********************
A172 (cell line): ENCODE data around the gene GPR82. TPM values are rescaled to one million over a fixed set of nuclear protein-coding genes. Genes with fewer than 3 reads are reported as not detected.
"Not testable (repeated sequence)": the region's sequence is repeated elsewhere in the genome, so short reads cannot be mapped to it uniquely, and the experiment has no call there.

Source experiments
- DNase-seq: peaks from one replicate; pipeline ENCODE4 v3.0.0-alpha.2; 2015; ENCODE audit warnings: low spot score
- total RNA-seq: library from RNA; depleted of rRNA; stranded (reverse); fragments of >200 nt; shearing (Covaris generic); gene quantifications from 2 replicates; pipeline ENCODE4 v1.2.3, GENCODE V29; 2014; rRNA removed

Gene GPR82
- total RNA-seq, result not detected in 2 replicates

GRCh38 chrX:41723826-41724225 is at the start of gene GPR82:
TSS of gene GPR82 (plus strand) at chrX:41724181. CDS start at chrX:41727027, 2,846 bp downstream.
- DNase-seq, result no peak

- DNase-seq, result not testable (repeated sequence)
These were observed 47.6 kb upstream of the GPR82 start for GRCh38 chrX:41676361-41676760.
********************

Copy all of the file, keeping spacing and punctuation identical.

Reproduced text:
A172 (cell line): ENCODE data around the gene GPR82. TPM values are rescaled to one million over a fixed set of nuclear protein-coding genes. Genes with fewer than 3 reads are reported as not detected.
"Not testable (repeated sequence)": the region's sequence is repeated elsewhere in the genome, so short reads cannot be mapped to it uniquely, and the experiment has no call there.

Source experiments
- DNase-seq: peaks from one replicate; pipeline ENCODE4 v3.0.0-alpha.2; 2015; ENCODE audit warnings: low spot score
- total RNA-seq: library from RNA; depleted of rRNA; stranded (reverse); fragments of >200 nt; shearing (Covaris generic); gene quantifications from 2 replicates; pipeline ENCODE4 v1.2.3, GENCODE V29; 2014; rRNA removed

Gene GPR82
- total RNA-seq, result not detected in 2 replicates

GRCh38 chrX:41723826-41724225 is at the start of gene GPR82:
TSS of gene GPR82 (plus strand) at chrX:41724181. CDS start at chrX:41727027, 2,846 bp downstream.
- DNase-seq, result no peak

- DNase-seq, result not testable (repeated sequence)
These were observed 47.6 kb upstream of the GPR82 start for GRCh38 chrX:41676361-41676760.